Leigh Greenwood is Director of Don’t Move Firewood, an international outreach and education campaign managed by The Nature Conservancy’s Forest Health Protection Program.
Everyone loves Earth Day, right? It’s a day to celebrate the magnificence of our planet – from the oceans to the mountain tops and every bit in between.
But in all the excitement surrounding Earth Day, many of us – environmentalists included – have lost touch with a much older celebration that falls just a few days later: Arbor Day. This year, let’s keep the spirit of Earth Day rolling through the whole week by also celebrating Arbor Day, which was founded a remarkable 141 years ago.
Starting Friday, April 26th and continuing through the weekend, millions of Americans will observe Arbor Day by planting new trees in their communities. This is an important way to give back to the planet because of all the benefits trees provide.
According to the U.S. Forest Service, a 20-year-old tree providing shade on private property can return to the homeowner an average of $102 in annual energy savings, while only costing $15 to plant and maintain. A public tree that same age, such as the ones you find along parkways or city street, returns $96 in annual energy savings, storm water runoff reduction, cleaner air, higher property values, and other benefits for every $36 spent on planting, mulching, pruning, and other care.
Over its lifetime, a large tree in the U.S. Northeast, for example, will provide almost $6,000 worth of benefits to those that live near it.
While planting trees is important to the well-being of our forests and street trees, it is just as critical to learn how to protect both new and older trees from damage by invasive insects and diseases. The death of large, mature trees due to these pests can be devastating to neighborhoods, parks and natural areas.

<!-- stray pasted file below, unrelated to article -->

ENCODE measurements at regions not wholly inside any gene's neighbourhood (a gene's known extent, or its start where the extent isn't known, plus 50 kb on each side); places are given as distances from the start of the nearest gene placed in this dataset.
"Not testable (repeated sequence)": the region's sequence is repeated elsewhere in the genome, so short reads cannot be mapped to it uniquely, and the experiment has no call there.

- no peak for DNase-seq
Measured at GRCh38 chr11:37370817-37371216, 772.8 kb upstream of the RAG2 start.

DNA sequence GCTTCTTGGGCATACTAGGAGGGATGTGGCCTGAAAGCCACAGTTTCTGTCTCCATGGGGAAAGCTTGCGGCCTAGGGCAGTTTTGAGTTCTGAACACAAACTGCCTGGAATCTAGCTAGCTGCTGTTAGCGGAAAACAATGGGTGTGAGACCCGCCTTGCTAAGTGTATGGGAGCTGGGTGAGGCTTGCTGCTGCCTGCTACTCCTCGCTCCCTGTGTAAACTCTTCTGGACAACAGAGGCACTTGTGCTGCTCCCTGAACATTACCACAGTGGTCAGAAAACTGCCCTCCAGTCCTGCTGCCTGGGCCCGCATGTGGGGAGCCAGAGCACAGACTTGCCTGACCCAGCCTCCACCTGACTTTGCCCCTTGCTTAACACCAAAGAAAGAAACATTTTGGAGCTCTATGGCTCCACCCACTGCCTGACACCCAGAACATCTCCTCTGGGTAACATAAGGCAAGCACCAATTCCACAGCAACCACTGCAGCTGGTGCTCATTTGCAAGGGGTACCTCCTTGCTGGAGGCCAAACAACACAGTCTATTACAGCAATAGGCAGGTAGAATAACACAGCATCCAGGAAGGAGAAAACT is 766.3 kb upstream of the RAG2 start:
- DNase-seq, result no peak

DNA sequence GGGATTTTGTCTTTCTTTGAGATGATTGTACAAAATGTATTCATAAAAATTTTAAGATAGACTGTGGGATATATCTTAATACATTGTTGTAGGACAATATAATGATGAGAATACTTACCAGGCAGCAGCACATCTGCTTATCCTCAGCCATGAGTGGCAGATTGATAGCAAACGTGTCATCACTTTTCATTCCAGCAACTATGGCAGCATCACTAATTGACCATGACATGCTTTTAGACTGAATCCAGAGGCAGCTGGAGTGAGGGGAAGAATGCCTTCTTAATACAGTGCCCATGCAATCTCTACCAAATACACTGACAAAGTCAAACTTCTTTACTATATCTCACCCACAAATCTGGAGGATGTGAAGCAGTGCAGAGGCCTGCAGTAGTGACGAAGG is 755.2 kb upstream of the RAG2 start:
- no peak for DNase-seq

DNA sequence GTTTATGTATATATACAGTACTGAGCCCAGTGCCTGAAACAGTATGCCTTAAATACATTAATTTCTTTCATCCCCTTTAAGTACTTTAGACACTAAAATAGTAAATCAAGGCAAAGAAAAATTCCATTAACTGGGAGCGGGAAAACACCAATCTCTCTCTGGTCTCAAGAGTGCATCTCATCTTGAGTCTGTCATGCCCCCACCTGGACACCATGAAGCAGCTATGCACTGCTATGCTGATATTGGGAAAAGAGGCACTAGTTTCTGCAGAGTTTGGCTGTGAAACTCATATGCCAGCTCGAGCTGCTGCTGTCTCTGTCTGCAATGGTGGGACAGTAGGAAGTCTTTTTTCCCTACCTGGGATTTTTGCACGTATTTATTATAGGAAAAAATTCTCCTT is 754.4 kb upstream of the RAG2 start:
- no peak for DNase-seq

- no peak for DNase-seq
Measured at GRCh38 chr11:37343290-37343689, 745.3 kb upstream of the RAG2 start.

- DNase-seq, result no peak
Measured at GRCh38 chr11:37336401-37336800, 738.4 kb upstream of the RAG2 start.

Over the last hundred years, invasive insects and diseases have killed tens of millions of trees in cities, towns and forests across the country. These tree-killing pests include Dutch elm disease, Asian longhorned beetle, emerald ash borer, thousand cankers disease, hemlock wooly adelgid, sudden oak death, Sirex woodwasp and many others.
Thankfully, with the help of ordinary citizens, the impacts of invasive insects can be curbed. In fact, 2013 has had a very solid start, with successes in both the fight against established pests and in critical new prevention efforts. This spring, the Asian longhorned beetle was declared eradicated in both New Jersey and Canada. And just last week, new preventative government regulations were published that are being hailed as a part of a far more comprehensive and cost effective approach.
Even with prevention methods improving this year, some tree pests and pathogens will inevitably have already arrived – or slip through the cracks in the future. You can help.
Follow these tips on Arbor Day, Earth Day, and every day to help keep our trees alive and thriving:
- Buy your trees and plants from a reputable source, and purchase certified, pest-free nursery stock whenever possible.
- Tree-killing pests can be found in a variety of wood products. Most problematic are firewood, brush, yard waste, tree debris and re-used wood packaging material. Avoid the long-range movement of these materials to help slow the spread of pests. Buy, use and dispose of these wood products locally.
- If you have been camping or hiking in a forested area, clean your equipment, boots, animals and gear before returning home so not to spread unwanted forest pests or invasive plant seeds.
- Obtain firewood near the location where you will burn it – that means the wood was cut in a nearby forest, in the same county, or preferably within 10 miles from where you’ll have your fire.
- Be on the lookout for invasive pests, and if you notice an insect or tree disease you don’t recognize, take a photo or obtain a specimen of it, and compare it to Web site photos of the suspected pest. (Here’s a good resource to help with identification).
- If you believe you have found a new outbreak of an invasive insect or disease, contact your state department of agriculture.
[Image: Forest trail at Dolly Sods Wilderness South, West Virginia. Image source: Kent Mason]